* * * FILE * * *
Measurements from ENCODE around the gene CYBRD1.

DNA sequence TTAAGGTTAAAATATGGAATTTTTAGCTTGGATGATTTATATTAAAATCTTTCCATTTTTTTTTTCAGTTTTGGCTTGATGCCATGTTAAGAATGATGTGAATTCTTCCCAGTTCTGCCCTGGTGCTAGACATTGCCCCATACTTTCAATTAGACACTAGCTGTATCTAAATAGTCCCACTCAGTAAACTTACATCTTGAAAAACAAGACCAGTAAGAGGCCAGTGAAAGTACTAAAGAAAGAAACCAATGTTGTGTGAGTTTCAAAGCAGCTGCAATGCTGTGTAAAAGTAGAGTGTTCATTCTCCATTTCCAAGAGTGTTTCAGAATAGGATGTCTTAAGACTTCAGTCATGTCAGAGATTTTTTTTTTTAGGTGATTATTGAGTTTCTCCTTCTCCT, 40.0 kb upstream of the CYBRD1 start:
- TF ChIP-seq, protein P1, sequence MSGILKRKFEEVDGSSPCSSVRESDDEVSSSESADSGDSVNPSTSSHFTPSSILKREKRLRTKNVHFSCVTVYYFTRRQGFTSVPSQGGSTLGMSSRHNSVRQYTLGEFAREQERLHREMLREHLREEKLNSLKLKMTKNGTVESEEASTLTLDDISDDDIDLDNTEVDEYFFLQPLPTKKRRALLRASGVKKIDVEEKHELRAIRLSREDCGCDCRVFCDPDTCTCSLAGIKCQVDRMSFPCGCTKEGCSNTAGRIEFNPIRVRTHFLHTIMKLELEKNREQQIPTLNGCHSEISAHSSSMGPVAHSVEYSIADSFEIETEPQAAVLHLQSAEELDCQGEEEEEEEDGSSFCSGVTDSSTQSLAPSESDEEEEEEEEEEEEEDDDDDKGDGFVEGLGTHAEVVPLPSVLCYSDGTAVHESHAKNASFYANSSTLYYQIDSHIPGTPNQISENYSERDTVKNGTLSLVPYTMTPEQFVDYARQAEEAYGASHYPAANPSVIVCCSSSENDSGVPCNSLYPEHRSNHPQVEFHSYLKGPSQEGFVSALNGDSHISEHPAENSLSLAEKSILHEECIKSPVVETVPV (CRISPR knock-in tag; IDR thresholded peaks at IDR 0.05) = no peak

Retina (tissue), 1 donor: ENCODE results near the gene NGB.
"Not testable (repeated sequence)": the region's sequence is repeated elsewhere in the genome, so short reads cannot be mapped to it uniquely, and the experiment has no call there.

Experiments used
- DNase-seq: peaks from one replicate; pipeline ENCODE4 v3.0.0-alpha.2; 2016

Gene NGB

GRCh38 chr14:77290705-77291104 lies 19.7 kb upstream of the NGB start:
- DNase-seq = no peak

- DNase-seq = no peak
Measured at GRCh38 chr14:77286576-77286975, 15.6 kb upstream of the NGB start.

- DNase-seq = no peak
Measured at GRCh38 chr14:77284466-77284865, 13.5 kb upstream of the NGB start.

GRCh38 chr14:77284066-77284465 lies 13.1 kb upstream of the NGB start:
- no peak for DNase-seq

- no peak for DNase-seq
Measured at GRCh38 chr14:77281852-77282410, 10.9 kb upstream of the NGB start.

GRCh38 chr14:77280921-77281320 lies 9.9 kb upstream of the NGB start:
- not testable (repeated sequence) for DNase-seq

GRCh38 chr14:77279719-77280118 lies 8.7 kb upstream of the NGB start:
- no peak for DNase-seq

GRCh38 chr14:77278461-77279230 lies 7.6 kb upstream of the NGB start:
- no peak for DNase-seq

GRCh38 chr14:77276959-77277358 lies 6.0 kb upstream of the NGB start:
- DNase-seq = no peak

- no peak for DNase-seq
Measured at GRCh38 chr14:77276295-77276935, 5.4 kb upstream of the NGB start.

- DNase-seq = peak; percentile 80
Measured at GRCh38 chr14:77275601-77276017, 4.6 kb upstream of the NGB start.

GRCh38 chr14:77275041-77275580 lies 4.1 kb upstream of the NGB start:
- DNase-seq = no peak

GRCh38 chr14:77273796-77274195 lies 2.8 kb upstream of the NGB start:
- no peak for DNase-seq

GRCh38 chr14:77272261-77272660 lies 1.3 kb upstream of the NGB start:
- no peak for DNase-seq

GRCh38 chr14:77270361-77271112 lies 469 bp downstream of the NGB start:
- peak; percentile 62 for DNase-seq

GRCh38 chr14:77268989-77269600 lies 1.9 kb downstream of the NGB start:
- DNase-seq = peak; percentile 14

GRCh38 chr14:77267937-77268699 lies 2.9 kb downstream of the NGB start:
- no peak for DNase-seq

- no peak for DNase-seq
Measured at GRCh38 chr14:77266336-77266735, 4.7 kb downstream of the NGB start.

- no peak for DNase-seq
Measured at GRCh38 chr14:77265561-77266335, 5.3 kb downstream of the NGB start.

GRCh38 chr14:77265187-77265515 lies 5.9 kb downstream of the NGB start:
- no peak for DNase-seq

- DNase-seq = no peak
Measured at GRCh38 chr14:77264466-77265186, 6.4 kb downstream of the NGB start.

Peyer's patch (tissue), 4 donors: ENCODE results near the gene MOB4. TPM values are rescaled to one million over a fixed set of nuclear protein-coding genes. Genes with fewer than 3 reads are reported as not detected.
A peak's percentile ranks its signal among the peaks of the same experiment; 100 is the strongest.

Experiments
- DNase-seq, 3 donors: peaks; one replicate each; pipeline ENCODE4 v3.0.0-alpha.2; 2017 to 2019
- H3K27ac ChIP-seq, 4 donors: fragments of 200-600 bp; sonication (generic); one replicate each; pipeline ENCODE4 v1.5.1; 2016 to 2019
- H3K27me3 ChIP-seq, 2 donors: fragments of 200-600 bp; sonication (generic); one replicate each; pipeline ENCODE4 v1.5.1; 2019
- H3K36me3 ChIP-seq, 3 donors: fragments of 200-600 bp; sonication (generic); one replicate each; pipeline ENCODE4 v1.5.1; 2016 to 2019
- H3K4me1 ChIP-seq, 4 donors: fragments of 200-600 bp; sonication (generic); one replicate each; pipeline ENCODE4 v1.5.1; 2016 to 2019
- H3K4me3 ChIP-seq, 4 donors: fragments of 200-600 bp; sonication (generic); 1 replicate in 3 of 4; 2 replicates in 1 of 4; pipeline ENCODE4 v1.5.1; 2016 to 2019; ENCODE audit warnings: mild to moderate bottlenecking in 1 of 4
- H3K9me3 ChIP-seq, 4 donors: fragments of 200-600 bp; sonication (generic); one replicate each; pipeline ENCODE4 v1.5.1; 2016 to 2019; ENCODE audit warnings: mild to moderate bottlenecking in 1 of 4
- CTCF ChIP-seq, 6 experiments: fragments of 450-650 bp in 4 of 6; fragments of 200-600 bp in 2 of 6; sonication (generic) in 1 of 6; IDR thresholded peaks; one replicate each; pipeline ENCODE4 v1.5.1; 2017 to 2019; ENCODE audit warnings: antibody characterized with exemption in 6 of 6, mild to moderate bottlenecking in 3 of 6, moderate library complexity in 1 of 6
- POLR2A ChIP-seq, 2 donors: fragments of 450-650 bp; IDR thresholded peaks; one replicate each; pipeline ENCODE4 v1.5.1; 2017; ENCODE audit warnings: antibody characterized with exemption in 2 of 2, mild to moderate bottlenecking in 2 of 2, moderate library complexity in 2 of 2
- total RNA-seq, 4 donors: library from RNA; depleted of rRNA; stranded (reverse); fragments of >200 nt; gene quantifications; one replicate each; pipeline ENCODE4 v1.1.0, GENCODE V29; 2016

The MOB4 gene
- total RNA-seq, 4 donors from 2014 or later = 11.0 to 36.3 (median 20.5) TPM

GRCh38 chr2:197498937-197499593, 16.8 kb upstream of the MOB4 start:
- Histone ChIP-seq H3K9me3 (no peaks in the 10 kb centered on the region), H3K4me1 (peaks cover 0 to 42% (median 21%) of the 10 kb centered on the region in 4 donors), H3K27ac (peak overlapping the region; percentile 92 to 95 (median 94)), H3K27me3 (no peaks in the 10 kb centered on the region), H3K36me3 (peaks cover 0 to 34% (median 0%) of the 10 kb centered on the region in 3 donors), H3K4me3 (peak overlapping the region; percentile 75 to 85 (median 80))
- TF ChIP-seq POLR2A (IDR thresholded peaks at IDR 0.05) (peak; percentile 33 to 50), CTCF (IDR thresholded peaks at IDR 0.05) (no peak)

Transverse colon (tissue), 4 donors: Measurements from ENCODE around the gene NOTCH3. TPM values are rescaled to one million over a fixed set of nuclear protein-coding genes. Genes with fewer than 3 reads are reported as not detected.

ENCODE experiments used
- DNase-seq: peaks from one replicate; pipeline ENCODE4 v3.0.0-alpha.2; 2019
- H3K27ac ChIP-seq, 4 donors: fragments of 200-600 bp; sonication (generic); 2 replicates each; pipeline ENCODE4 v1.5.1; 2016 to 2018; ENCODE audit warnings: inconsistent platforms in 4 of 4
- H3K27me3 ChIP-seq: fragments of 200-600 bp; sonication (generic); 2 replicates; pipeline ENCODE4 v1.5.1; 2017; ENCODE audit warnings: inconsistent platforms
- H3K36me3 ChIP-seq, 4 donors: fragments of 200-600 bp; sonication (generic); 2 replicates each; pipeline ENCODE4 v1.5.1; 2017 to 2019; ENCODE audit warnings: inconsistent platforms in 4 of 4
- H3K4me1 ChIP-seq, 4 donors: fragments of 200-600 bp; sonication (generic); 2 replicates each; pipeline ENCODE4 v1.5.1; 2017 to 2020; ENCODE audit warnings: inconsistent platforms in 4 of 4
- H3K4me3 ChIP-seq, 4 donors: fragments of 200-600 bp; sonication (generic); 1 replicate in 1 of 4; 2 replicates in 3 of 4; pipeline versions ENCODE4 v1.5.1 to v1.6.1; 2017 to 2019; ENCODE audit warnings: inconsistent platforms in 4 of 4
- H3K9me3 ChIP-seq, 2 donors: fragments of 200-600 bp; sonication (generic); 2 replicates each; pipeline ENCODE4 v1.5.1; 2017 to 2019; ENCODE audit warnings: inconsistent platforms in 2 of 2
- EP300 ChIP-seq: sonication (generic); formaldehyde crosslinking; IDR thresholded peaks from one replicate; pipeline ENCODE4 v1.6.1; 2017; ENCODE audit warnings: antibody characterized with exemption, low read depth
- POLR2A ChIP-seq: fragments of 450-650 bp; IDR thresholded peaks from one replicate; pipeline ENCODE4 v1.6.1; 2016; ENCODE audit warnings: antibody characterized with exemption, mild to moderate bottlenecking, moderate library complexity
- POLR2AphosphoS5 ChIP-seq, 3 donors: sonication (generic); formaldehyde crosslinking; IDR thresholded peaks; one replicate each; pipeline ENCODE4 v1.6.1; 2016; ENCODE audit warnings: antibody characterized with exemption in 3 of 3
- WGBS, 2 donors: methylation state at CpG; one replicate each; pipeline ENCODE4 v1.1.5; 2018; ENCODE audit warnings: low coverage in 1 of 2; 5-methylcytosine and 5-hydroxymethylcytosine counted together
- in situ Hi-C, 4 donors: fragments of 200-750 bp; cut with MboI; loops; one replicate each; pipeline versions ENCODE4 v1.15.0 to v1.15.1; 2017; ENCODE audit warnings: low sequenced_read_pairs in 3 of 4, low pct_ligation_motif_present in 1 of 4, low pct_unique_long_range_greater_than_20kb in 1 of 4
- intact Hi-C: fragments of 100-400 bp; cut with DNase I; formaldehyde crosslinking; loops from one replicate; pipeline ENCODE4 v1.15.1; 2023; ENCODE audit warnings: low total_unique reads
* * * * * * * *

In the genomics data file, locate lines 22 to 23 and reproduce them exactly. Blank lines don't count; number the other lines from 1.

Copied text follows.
- no peak for DNase-seq

GRCh38 chr14:77278461-77279230 lies 7.6 kb upstream of the NGB start: